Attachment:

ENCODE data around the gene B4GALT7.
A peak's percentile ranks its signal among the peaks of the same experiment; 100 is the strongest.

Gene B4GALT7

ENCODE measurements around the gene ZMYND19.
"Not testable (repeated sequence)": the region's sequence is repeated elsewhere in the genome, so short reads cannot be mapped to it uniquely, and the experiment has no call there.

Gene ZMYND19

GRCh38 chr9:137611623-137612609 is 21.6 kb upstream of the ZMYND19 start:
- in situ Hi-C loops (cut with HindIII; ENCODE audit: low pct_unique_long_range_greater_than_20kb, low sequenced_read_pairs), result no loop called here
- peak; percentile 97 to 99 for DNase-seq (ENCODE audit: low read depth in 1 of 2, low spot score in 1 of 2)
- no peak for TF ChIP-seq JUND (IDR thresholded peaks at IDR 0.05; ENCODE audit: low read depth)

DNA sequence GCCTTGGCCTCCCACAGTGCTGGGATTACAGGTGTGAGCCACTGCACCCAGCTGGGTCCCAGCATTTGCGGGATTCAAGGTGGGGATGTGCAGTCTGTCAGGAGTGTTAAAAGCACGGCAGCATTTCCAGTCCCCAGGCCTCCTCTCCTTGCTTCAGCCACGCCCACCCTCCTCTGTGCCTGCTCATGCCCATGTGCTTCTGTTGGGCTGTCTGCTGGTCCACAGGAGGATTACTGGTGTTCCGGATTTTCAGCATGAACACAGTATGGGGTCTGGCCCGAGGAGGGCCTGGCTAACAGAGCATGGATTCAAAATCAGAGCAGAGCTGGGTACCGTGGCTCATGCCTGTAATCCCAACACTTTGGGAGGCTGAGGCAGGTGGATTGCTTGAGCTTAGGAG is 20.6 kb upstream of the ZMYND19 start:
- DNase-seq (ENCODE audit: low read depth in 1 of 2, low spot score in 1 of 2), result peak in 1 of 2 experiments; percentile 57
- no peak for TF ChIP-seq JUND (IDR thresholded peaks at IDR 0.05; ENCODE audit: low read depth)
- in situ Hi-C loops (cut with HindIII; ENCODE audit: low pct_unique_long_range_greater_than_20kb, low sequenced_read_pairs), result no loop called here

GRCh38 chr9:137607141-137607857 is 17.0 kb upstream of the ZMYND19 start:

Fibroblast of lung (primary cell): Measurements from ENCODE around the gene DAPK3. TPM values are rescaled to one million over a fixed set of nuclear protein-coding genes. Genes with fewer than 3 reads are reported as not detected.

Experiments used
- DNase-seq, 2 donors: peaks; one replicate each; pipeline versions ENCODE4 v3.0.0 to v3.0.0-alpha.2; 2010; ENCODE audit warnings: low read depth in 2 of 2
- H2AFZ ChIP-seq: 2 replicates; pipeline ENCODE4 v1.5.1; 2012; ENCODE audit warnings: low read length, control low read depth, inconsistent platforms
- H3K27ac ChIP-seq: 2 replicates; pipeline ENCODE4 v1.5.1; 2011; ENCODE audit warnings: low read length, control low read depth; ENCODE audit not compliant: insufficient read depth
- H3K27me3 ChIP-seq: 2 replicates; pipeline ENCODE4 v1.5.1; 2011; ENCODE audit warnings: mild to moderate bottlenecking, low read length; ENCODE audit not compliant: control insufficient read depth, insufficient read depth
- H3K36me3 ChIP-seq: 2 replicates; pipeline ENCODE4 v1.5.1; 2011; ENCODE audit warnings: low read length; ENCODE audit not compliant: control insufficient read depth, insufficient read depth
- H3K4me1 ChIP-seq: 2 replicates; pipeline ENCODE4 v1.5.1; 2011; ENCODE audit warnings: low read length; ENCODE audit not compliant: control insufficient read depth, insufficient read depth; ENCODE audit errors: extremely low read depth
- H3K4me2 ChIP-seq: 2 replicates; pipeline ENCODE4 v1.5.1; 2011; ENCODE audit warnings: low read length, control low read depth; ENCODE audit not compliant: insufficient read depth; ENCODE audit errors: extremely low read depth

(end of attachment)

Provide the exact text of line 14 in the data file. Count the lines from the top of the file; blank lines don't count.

- in situ Hi-C loops (cut with HindIII; ENCODE audit: low pct_unique_long_range_greater_than_20kb, low sequenced_read_pairs), result no loop called here